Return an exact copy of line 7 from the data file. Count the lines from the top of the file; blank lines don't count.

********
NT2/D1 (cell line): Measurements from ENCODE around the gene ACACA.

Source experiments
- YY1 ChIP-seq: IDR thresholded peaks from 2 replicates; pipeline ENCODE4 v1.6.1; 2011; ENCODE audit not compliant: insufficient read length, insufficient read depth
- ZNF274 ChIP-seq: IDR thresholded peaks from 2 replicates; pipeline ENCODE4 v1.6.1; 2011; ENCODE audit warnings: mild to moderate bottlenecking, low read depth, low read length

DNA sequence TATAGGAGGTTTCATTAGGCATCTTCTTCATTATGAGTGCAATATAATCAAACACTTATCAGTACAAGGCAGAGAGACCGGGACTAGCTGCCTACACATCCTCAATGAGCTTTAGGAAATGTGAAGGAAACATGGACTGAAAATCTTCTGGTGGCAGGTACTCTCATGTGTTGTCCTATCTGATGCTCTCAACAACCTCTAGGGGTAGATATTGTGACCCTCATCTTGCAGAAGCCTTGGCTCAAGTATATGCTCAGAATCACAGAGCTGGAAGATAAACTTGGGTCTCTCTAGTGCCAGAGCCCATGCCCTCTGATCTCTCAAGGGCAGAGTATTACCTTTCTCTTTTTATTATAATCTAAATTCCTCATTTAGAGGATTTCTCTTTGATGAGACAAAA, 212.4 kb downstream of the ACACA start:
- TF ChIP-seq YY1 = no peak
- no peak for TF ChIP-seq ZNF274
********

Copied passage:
- no peak for TF ChIP-seq ZNF274